With the coil pack removed from cylinder one, I began to back the spark plug from its well. It felt tight, crunchy, and like it was not loosening properly. Not good. An aluminum head is susceptible to cross threading, especially with the spark plugs, if someone improperly installs them without taking the time to line up the threads and carefully tighten them to spec. In this case, the previous owner or a previous mechanic clearly found a rough spot and kept on ramming the plug into the well. I should clarify that Riggs had not yet gotten to some of the basic maintenance on his daily beater in his brief ownership. An intermittent misfire prompted us to replace the ignition system, which brings us to the present, where we both stood in front of his car evaluating our options.
Cross threaded bolts in a head or block are nothing new to me; I have been working on old BMWs for years and encountered my fair share of shoddy work by previous owners that resulted in me needing to ‘persuade’ the nut or bolt in question to vacate the home to which it was cemented with rust and corrosion. Several times I have needed to retap or chase threads afterward, which is why I always have a thread repair kit in my travel tools and a full tap and die set in my home garage. The ability to fix yours or someone else’s mistakes is critical when maintaining your own car.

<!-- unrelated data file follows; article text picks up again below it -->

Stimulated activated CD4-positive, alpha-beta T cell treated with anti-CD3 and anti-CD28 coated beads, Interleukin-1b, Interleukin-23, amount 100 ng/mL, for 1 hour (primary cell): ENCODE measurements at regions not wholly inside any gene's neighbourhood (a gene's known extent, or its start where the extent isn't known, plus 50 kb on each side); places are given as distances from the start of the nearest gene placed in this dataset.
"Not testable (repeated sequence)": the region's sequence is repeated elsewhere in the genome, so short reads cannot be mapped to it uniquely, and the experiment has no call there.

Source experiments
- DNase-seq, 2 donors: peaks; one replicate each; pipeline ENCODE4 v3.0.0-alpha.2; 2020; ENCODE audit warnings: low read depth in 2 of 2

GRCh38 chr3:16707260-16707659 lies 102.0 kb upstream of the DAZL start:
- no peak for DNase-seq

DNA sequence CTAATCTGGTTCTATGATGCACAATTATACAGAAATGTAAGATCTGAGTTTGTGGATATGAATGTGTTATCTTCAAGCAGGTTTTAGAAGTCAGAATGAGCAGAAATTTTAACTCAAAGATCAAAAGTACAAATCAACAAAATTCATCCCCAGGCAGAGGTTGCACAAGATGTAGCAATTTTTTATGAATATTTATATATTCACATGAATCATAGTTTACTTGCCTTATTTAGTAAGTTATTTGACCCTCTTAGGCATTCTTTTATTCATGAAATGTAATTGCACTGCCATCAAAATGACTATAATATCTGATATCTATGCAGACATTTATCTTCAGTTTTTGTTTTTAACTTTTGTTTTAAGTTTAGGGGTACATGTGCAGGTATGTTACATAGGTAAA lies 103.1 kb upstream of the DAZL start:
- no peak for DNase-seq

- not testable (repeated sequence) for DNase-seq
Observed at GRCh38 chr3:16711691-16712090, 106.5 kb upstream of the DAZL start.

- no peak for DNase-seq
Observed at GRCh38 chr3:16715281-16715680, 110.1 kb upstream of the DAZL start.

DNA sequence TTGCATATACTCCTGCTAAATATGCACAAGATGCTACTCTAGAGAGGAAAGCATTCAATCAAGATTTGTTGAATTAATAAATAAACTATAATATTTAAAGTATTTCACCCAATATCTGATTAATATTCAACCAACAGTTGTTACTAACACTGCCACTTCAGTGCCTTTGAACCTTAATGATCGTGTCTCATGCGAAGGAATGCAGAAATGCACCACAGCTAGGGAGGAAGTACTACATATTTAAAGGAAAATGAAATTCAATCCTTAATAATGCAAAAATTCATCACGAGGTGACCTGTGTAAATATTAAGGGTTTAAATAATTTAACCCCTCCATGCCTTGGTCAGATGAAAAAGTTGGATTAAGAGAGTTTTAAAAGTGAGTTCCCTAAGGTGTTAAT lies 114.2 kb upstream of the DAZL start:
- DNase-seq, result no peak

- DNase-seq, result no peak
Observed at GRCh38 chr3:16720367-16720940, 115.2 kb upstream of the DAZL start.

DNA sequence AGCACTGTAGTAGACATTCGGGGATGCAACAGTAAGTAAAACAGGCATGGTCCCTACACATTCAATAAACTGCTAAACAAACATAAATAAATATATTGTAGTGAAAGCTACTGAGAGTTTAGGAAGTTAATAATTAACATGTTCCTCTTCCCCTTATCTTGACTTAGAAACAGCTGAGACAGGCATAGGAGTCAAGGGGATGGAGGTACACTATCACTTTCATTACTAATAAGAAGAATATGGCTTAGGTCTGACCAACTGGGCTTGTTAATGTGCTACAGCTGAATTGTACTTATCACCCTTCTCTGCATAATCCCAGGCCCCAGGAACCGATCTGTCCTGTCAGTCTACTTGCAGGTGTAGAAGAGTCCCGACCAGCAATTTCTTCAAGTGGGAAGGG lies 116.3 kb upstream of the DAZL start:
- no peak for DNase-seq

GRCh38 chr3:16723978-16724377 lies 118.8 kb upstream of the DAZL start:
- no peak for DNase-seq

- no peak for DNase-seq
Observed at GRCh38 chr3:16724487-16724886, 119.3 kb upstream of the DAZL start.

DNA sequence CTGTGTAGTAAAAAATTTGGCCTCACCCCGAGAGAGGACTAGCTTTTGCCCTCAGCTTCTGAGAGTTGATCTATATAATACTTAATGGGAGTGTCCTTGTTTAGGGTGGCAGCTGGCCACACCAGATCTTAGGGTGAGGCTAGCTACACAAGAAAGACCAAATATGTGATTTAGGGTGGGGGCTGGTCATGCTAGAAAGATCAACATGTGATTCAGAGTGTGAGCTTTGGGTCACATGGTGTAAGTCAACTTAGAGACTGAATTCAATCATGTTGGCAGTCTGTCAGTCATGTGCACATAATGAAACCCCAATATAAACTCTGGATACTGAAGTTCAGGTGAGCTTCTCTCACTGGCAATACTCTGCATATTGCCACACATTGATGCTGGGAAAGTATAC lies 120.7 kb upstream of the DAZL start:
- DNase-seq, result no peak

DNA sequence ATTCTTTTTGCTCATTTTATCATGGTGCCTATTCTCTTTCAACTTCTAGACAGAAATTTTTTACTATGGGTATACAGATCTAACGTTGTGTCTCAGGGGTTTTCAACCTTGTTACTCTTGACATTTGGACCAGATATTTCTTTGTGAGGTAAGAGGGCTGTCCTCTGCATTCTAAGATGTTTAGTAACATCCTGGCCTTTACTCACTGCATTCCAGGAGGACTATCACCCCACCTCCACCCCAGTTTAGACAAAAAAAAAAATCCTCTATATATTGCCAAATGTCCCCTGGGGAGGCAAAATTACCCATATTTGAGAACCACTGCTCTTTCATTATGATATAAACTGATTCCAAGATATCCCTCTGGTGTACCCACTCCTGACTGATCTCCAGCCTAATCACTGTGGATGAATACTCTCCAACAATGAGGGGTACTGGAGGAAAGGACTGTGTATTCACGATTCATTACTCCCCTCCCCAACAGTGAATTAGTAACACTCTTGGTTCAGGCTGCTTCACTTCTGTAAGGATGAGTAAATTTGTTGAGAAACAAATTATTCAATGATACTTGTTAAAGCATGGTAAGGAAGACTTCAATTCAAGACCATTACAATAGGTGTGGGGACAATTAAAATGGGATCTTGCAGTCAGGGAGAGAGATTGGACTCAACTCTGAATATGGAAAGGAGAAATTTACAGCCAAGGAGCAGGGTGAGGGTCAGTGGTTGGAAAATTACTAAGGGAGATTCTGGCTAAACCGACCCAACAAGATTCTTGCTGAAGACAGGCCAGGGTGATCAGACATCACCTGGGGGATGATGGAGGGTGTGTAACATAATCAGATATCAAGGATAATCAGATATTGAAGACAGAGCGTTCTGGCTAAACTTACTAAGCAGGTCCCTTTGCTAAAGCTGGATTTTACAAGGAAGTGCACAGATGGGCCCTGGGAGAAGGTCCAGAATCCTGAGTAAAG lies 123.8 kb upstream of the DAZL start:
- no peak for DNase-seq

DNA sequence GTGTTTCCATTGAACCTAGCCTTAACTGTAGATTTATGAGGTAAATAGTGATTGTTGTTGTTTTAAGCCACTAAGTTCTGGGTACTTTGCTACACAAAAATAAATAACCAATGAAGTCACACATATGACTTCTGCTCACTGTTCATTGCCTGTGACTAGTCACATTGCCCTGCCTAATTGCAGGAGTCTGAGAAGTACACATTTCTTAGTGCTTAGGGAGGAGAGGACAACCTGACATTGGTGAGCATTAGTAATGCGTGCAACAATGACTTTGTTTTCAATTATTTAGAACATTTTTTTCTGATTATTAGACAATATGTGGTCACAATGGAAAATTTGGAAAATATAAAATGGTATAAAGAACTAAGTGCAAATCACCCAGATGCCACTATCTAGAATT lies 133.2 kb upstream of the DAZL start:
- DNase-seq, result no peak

For better or worse, we decided to warm up the engine a bit and soften up the aluminum to force the spark plug out. We prayed there was enough thread left to actually pull it out and not smooth-bore the well, utterly stonewalling our progress. With the engine warm, we tried once again to carefully back out the spark plug. Turn after agonizing turn of the wrench later, the spark plug and a thimble’s worth of aluminum shavings managed to back out of the head. Never have I encountered a spark plug more improperly installed. I have no qualms calling out whoever may have installed it previously as someone who should not be allowed to touch tools unsupervised. The damage was cringe-worthy to the head. Fortunately, as we always have a thread repair kit to rescue us from our mistakes, I was able to rectify the situation. I pulled the proper tap, 3/8 drive attachment, my 3/8 wrench, and covered the threads of the tap with a generous coating of PB80. Since we were going to be tapping into the spark plug well, it was important that we pull out as much of the metal shavings as possible to prevent them from entering the oil channels and combustion chamber, where they could potentially cause damage.